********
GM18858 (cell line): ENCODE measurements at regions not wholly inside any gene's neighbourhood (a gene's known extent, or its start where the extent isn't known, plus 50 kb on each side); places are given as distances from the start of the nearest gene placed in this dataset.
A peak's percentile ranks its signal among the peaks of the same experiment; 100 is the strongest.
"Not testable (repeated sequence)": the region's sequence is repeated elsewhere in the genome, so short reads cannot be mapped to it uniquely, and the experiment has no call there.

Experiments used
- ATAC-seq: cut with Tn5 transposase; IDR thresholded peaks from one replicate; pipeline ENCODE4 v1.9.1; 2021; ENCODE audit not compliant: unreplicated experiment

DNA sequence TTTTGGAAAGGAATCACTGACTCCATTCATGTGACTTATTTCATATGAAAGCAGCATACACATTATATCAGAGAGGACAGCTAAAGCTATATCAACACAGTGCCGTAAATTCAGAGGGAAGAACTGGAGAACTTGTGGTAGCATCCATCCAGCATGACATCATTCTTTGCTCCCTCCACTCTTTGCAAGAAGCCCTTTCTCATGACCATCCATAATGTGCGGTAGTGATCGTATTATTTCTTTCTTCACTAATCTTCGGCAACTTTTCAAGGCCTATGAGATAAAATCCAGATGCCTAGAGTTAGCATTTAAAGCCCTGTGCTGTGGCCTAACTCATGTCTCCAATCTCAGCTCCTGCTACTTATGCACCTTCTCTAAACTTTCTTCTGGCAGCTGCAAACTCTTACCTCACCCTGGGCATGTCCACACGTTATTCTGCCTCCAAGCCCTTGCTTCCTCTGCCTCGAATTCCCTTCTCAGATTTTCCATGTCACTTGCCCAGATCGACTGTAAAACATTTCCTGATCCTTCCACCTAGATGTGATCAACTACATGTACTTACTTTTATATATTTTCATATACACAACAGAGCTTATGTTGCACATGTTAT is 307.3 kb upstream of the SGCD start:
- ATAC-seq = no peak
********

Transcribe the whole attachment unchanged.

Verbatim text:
GM18858 (cell line): ENCODE measurements at regions not wholly inside any gene's neighbourhood (a gene's known extent, or its start where the extent isn't known, plus 50 kb on each side); places are given as distances from the start of the nearest gene placed in this dataset.
A peak's percentile ranks its signal among the peaks of the same experiment; 100 is the strongest.
"Not testable (repeated sequence)": the region's sequence is repeated elsewhere in the genome, so short reads cannot be mapped to it uniquely, and the experiment has no call there.

Experiments used
- ATAC-seq: cut with Tn5 transposase; IDR thresholded peaks from one replicate; pipeline ENCODE4 v1.9.1; 2021; ENCODE audit not compliant: unreplicated experiment

DNA sequence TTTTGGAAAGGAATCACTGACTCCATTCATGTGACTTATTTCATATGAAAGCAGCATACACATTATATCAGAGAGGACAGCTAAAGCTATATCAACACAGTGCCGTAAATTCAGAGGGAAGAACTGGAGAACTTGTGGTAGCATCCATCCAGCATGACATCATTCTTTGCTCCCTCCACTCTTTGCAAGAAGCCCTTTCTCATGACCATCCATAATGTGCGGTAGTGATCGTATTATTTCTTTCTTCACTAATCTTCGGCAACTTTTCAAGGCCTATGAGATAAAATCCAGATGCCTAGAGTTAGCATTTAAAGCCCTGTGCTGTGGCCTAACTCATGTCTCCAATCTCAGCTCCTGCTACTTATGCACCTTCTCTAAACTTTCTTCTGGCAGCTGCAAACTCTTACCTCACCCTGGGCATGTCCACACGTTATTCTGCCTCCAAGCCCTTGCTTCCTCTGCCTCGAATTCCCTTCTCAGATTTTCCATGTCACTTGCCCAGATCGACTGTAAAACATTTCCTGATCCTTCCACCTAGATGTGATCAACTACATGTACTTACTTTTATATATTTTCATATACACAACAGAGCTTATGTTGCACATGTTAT is 307.3 kb upstream of the SGCD start:
- ATAC-seq = no peak